A multidimensional approach to the assessment of alumni outcomes
The purpose of this study was to identify cognitive and affective outcomes of the undergraduate educational experience which are important to university alumni and to gather information about which of these outcomes were enhanced by that experience. Through the analysis of these two dimensions of collegiate outcomes and their relationships with gender, academic programs and levels of campus involvement, this project attempted to provide further definition to, and thereby greater understanding of, the impact of the college experience as perceived by alumni. The Alumni Outcomes Survey was used to gather information about the importance of college outcomes to a sample of 951 Marquette University alumni of the class of 1984, as well as the extent to which their university experiences helped them to gain or make progress in each of the outcomes. Factor analytic techniques were used to reduce the data for subsequent analysis of variance tests of the importance and gain differences according to gender, academic programs, and involvement-level subgroups. A test of correlation was used to explore the relationship of the importance and gain dimensions of alumni outcomes. Results indicated that the 27 outcomes could be reduced to 6 factors of importance and 5 factors of gains. A significant positive correlation between respondents' ratings of outcomes in terms of current importance and extent of gains was found. Significant differences among graduates with different genders, academic program affiliations, and reported levels of co-curricular involvement were identified for both dimensions. The greatest gains while in college were reported in the areas of Intellectual Skills, Vocational Preparation, and Personal and Social Development. These factors and Leadership Development were also identified as most important to alumni in their current lives. Men reported greater gains and importance for Intellectual Skills, while women indicated greater importance and gains in Vocational Preparation abilities. Differences across all the Importance and Gain factors were seen for graduates of the various academic programs. Respondents who experienced leadership opportunities reported greater gains in their personal development, general education, intellectual skills than respondents who were not involved in college life.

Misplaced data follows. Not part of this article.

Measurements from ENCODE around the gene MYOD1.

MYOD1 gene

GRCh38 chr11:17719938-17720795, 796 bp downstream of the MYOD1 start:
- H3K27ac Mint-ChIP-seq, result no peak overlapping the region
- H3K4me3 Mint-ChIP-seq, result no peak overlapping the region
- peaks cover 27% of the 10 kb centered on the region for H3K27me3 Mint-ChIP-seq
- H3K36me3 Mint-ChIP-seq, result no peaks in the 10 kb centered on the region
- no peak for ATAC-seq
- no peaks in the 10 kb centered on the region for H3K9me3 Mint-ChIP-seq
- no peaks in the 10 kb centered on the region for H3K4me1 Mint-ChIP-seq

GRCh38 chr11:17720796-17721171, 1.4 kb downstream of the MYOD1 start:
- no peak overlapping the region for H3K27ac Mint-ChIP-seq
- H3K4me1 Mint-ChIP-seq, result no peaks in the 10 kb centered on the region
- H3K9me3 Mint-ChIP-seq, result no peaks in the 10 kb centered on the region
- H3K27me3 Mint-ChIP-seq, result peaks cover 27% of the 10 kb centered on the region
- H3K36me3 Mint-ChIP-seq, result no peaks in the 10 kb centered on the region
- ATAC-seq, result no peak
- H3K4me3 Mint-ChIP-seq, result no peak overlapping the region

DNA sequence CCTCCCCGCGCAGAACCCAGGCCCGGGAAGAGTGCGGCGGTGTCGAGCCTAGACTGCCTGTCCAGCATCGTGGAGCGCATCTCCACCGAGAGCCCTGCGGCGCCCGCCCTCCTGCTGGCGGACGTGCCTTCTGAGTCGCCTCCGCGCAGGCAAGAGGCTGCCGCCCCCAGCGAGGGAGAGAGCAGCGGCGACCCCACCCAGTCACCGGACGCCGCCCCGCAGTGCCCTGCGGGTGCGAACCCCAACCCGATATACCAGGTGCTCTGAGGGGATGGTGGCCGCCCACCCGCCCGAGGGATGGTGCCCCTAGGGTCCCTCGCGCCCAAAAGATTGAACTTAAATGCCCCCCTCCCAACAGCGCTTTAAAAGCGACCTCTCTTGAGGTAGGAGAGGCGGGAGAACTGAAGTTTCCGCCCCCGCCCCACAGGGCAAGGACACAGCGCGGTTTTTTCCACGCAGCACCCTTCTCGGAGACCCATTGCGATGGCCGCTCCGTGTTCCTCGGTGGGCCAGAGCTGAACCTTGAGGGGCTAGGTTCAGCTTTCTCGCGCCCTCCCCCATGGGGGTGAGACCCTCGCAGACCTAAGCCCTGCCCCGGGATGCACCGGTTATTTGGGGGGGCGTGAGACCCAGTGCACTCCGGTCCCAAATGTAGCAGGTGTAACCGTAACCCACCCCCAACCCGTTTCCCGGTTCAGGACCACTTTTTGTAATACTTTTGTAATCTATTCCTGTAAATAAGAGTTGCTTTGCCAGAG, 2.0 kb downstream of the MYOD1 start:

Mark David McCarthy,
"A multidimensional approach to the assessment of alumni outcomes"
(January 1, 1993).
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